Vaccinia Virus Complement Control Protein Diminishes Formation of Atherosclerotic Lesions: Complement Is Centrally Involved in Atherosclerotic Disease

2.50
Hdl Handle:
http://hdl.handle.net/2336/2853
Title:
Vaccinia Virus Complement Control Protein Diminishes Formation of Atherosclerotic Lesions: Complement Is Centrally Involved in Atherosclerotic Disease
Authors:
Thorbjornsdottir, Perla; Kolka, Ragnhildur; Gunnarsson, Eggert; Bambir, Slavko H; Thorgeirsson, Gudmundur; Kotwal, Girish J; Arason, Guðmundur J
Citation:
Ann N Y Acad Sci 2005, 1056:1-15
Issue Date:
2005
Abstract:
Complement is known to be activated in atherosclerotic lesions, but the importance of this event in disease pathology is a matter of debate. Studies of rabbits fed a high-fat diet have indicated complement activation as a rate-limiting step, whereas results from genetically modified mouse strains (ApoE(-/-) or LDLR(-/-)) have failed to support this finding. To resolve whether this reflects differences between species or between genetically driven and diet-induced disease, we studied the effect of a complement inhibitor, vaccinia virus complement control protein (VCP), on C57BL/6 mice, the background strain of ApoE(-/-) and LDLR(-/-) mice. Atherosclerosis was induced by a high-fat diet, and VCP (20 mg/kg) was injected once per week after the eighth week. Fatty streak development was monitored at 15 weeks by microscopic examination of oil red-O-stained sections from the root of the aorta. VCP injections led to significant (50%) reduction of lesion size (P = 0.004). Lesions were marked by gradual accumulation of lipids and macrophages but did not develop beyond the fatty streak stage. VCP activity disappeared from serum in 4 days, and the possibility therefore exists that a higher level of protection may be achieved by more frequent injections. We conclude that the development of fatty streaks in diet-induced atherosclerotic disease can be significantly retarded by prophylactic treatment with a complement inhibitor. These results support previous findings from complement-deficient rabbits and suggest that the pathogenesis of atherosclerosis in diet-induced disease differs from that induced by major defects in lipid metabolism.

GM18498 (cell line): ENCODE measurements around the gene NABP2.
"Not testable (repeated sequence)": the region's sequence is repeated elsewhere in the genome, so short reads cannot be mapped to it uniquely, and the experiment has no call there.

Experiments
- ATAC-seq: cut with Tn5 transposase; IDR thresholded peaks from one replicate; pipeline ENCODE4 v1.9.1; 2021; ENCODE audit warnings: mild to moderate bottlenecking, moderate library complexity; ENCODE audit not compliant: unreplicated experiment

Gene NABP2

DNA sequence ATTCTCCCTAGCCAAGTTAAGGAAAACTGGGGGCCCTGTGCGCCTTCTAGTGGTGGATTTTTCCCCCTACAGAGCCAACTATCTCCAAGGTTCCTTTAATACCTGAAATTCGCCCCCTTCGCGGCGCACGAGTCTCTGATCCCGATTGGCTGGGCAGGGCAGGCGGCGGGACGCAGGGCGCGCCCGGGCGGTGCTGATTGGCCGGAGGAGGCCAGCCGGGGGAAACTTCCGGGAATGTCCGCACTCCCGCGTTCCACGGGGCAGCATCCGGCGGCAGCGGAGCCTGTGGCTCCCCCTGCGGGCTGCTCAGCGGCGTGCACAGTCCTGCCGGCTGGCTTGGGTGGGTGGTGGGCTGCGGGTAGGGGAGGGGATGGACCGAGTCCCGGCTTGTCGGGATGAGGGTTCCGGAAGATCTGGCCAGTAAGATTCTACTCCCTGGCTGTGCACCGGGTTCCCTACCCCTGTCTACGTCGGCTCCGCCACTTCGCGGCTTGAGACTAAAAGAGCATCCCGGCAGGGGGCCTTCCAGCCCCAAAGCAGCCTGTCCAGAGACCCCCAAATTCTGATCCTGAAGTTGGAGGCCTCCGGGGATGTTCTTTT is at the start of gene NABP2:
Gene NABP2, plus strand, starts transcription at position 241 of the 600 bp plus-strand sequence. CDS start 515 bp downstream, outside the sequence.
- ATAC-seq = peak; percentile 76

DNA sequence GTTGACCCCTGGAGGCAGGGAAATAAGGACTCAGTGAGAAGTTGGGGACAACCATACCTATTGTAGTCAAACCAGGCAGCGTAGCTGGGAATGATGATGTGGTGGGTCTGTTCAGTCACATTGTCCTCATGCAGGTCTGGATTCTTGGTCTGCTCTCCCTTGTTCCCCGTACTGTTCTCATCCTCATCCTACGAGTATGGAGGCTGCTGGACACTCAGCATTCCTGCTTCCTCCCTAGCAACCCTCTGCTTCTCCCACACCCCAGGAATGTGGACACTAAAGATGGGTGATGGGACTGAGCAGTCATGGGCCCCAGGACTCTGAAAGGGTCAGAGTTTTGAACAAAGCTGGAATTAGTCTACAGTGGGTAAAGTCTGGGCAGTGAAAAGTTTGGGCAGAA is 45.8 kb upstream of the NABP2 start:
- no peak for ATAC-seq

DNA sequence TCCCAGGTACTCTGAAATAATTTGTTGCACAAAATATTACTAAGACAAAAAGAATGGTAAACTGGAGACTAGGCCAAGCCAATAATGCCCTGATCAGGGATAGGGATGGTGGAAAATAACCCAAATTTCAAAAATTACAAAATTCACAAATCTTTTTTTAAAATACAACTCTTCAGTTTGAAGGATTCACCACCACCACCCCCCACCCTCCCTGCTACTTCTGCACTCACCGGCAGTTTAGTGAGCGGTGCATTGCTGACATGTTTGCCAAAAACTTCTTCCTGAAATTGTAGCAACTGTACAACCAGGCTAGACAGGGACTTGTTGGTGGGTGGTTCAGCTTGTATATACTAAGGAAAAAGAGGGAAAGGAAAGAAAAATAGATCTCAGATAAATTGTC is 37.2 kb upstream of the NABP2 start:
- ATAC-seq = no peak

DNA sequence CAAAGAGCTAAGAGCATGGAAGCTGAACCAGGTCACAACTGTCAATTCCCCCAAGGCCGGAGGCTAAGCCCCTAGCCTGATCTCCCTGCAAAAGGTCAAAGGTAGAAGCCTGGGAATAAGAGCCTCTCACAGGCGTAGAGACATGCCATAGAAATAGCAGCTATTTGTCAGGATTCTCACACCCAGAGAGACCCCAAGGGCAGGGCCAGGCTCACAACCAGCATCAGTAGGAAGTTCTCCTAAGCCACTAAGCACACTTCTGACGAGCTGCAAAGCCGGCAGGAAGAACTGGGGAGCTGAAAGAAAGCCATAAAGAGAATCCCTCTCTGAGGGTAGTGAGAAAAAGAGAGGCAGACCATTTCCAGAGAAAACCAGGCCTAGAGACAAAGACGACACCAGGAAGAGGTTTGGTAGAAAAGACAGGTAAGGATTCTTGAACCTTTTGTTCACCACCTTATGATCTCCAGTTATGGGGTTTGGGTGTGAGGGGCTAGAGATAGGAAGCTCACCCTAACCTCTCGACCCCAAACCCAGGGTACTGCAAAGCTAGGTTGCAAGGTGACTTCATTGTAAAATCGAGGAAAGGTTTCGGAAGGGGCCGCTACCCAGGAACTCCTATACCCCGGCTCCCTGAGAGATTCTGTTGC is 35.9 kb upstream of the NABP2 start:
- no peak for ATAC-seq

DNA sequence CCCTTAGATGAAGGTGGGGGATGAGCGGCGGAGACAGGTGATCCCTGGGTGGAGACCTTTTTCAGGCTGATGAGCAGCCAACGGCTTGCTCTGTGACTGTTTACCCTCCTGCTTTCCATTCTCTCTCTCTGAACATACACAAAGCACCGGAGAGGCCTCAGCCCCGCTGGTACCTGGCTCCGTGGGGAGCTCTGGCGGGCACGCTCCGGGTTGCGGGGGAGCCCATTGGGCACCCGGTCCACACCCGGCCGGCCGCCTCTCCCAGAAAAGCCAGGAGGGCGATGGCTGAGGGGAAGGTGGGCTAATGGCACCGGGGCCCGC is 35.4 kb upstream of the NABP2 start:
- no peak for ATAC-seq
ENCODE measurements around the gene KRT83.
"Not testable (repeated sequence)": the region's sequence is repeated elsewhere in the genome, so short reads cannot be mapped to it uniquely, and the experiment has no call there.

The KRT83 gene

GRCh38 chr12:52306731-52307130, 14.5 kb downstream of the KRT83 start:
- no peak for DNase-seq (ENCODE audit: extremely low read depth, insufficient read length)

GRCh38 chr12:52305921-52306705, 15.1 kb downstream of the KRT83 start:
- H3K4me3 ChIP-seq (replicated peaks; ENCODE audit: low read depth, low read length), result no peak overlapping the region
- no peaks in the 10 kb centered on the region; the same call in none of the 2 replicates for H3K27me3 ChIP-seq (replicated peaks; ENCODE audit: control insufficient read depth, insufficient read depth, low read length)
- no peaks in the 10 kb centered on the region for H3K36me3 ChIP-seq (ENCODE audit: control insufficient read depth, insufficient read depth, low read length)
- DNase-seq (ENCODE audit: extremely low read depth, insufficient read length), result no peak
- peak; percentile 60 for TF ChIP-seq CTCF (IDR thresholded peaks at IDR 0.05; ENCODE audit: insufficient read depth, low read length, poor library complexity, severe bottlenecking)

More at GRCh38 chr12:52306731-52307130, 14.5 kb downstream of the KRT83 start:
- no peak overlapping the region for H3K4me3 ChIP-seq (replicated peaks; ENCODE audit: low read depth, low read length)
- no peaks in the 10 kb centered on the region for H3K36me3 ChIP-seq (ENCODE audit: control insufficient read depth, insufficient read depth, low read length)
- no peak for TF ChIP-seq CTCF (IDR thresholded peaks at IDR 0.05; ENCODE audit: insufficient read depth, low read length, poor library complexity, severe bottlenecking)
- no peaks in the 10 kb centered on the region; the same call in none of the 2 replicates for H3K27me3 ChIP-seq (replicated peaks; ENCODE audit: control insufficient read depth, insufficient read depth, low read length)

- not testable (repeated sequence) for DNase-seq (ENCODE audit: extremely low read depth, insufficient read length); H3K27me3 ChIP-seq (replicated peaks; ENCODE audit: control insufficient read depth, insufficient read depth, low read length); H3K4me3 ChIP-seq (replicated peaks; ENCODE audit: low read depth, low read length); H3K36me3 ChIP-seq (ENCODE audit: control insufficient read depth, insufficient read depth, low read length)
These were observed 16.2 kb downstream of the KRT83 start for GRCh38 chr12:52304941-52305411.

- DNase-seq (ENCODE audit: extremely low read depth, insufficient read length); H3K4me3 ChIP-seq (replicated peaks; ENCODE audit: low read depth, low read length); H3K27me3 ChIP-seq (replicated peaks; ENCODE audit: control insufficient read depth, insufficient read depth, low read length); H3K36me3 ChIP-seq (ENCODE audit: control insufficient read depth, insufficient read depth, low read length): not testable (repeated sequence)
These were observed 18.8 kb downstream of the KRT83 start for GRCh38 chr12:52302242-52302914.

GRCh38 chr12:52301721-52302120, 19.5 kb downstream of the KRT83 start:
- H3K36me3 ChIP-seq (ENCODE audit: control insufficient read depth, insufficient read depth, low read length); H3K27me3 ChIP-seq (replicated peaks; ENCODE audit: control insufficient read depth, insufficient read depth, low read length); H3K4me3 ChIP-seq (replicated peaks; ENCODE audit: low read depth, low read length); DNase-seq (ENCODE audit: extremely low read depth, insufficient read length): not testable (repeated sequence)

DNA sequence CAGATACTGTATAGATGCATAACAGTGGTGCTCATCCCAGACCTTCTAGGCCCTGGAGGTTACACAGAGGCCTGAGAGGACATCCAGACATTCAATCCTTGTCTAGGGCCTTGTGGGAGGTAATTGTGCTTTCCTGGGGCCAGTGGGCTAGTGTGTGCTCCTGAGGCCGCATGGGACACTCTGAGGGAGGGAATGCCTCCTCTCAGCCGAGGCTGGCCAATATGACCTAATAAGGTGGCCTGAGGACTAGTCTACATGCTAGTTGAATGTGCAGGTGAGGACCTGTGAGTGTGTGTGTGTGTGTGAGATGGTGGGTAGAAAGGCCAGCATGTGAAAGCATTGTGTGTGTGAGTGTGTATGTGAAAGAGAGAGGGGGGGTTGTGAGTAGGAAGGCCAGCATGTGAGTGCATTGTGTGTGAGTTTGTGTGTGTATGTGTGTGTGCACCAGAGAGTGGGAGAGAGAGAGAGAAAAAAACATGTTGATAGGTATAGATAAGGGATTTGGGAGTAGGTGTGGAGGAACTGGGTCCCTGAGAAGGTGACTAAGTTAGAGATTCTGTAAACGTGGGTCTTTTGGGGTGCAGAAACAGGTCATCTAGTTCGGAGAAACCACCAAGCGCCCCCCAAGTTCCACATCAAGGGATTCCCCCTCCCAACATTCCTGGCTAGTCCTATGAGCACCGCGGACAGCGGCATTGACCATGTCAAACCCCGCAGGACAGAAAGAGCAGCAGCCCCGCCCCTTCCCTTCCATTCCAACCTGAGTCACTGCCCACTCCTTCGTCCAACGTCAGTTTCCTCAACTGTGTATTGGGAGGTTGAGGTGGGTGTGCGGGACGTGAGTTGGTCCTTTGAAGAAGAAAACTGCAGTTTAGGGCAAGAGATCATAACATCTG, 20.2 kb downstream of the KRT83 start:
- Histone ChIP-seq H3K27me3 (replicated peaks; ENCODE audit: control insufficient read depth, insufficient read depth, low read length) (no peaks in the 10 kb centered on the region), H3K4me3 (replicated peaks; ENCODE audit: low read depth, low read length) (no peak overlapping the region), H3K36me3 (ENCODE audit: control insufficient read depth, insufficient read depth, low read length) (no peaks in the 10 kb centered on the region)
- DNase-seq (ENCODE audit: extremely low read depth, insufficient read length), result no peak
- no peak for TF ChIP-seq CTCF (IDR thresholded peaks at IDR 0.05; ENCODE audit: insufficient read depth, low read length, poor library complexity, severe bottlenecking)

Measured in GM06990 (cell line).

Description:
To access publisher full text version of this article. Please click on the hyperlink in Additional Links field
Additional Links:
http://dx.doi.org/10.1196/annals.1352.001

Full metadata record

DC FieldValue Language
dc.contributor.authorThorbjornsdottir, Perla-
dc.contributor.authorKolka, Ragnhildur-
dc.contributor.authorGunnarsson, Eggert-
dc.contributor.authorBambir, Slavko H-
dc.contributor.authorThorgeirsson, Gudmundur-
dc.contributor.authorKotwal, Girish J-
dc.contributor.authorArason, Guðmundur J-
dc.date.accessioned2006-05-18T15:35:07Z-
dc.date.available2006-05-18T15:35:07Z-
dc.date.issued2005-
dc.identifier.citationAnn N Y Acad Sci 2005, 1056:1-15en
dc.identifier.issn0077-8923-
dc.identifier.pmid16387673-
dc.identifier.doi10.1196/annals.1352.001-
dc.identifier.urihttp://hdl.handle.net/2336/2853-
dc.descriptionTo access publisher full text version of this article. Please click on the hyperlink in Additional Links fielden
dc.description.abstractComplement is known to be activated in atherosclerotic lesions, but the importance of this event in disease pathology is a matter of debate. Studies of rabbits fed a high-fat diet have indicated complement activation as a rate-limiting step, whereas results from genetically modified mouse strains (ApoE(-/-) or LDLR(-/-)) have failed to support this finding. To resolve whether this reflects differences between species or between genetically driven and diet-induced disease, we studied the effect of a complement inhibitor, vaccinia virus complement control protein (VCP), on C57BL/6 mice, the background strain of ApoE(-/-) and LDLR(-/-) mice. Atherosclerosis was induced by a high-fat diet, and VCP (20 mg/kg) was injected once per week after the eighth week. Fatty streak development was monitored at 15 weeks by microscopic examination of oil red-O-stained sections from the root of the aorta. VCP injections led to significant (50%) reduction of lesion size (P = 0.004). Lesions were marked by gradual accumulation of lipids and macrophages but did not develop beyond the fatty streak stage. VCP activity disappeared from serum in 4 days, and the possibility therefore exists that a higher level of protection may be achieved by more frequent injections. We conclude that the development of fatty streaks in diet-induced atherosclerotic disease can be significantly retarded by prophylactic treatment with a complement inhibitor. These results support previous findings from complement-deficient rabbits and suggest that the pathogenesis of atherosclerosis in diet-induced disease differs from that induced by major defects in lipid metabolism.en
dc.language.isoenen
dc.publisherNew York Academy of Sciencesen
dc.relation.urlhttp://dx.doi.org/10.1196/annals.1352.001en
dc.subject.meshAtherosclerosisen
dc.subject.meshComplement Activationen
dc.subject.meshComplement System Proteinsen
dc.subject.meshVaccinia virusen
dc.subject.meshViral Proteinsen
dc.titleVaccinia Virus Complement Control Protein Diminishes Formation of Atherosclerotic Lesions: Complement Is Centrally Involved in Atherosclerotic Diseaseen
dc.typeArticleen
dc.identifier.journalAnnals of the New York Academy of Sciencesen
dc.format.digYES-

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